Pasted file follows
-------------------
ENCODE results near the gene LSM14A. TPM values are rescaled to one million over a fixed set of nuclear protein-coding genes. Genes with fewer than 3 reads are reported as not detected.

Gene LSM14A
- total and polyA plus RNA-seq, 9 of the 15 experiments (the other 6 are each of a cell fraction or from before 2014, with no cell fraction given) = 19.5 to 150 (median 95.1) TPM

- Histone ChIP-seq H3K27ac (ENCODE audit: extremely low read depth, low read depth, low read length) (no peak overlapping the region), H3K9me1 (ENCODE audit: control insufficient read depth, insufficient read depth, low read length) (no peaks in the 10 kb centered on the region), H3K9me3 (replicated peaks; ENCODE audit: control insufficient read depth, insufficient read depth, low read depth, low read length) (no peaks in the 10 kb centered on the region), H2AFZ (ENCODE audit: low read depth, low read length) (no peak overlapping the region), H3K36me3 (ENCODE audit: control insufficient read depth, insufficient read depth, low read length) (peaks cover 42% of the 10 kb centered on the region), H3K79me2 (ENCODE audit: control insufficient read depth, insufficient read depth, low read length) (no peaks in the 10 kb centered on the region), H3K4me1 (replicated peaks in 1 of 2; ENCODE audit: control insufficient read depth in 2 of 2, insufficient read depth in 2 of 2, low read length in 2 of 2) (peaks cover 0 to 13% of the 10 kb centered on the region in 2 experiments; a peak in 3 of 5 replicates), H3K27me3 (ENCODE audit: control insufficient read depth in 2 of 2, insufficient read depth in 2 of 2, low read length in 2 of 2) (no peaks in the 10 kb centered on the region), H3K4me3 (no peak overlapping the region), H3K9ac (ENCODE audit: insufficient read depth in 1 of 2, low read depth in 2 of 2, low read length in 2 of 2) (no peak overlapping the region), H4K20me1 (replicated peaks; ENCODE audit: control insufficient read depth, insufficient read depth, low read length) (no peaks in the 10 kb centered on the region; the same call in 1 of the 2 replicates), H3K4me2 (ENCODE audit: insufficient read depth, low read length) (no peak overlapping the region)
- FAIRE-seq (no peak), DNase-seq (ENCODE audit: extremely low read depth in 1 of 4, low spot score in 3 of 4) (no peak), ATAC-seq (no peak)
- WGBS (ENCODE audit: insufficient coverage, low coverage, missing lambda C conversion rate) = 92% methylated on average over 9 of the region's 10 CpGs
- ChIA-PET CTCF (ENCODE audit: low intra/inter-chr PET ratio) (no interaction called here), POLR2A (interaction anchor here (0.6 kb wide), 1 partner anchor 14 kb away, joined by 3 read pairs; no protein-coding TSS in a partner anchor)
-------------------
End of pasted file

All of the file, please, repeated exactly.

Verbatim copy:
ENCODE results near the gene LSM14A. TPM values are rescaled to one million over a fixed set of nuclear protein-coding genes. Genes with fewer than 3 reads are reported as not detected.

Gene LSM14A
- total and polyA plus RNA-seq, 9 of the 15 experiments (the other 6 are each of a cell fraction or from before 2014, with no cell fraction given) = 19.5 to 150 (median 95.1) TPM

- Histone ChIP-seq H3K27ac (ENCODE audit: extremely low read depth, low read depth, low read length) (no peak overlapping the region), H3K9me1 (ENCODE audit: control insufficient read depth, insufficient read depth, low read length) (no peaks in the 10 kb centered on the region), H3K9me3 (replicated peaks; ENCODE audit: control insufficient read depth, insufficient read depth, low read depth, low read length) (no peaks in the 10 kb centered on the region), H2AFZ (ENCODE audit: low read depth, low read length) (no peak overlapping the region), H3K36me3 (ENCODE audit: control insufficient read depth, insufficient read depth, low read length) (peaks cover 42% of the 10 kb centered on the region), H3K79me2 (ENCODE audit: control insufficient read depth, insufficient read depth, low read length) (no peaks in the 10 kb centered on the region), H3K4me1 (replicated peaks in 1 of 2; ENCODE audit: control insufficient read depth in 2 of 2, insufficient read depth in 2 of 2, low read length in 2 of 2) (peaks cover 0 to 13% of the 10 kb centered on the region in 2 experiments; a peak in 3 of 5 replicates), H3K27me3 (ENCODE audit: control insufficient read depth in 2 of 2, insufficient read depth in 2 of 2, low read length in 2 of 2) (no peaks in the 10 kb centered on the region), H3K4me3 (no peak overlapping the region), H3K9ac (ENCODE audit: insufficient read depth in 1 of 2, low read depth in 2 of 2, low read length in 2 of 2) (no peak overlapping the region), H4K20me1 (replicated peaks; ENCODE audit: control insufficient read depth, insufficient read depth, low read length) (no peaks in the 10 kb centered on the region; the same call in 1 of the 2 replicates), H3K4me2 (ENCODE audit: insufficient read depth, low read length) (no peak overlapping the region)
- FAIRE-seq (no peak), DNase-seq (ENCODE audit: extremely low read depth in 1 of 4, low spot score in 3 of 4) (no peak), ATAC-seq (no peak)
- WGBS (ENCODE audit: insufficient coverage, low coverage, missing lambda C conversion rate) = 92% methylated on average over 9 of the region's 10 CpGs
- ChIA-PET CTCF (ENCODE audit: low intra/inter-chr PET ratio) (no interaction called here), POLR2A (interaction anchor here (0.6 kb wide), 1 partner anchor 14 kb away, joined by 3 read pairs; no protein-coding TSS in a partner anchor)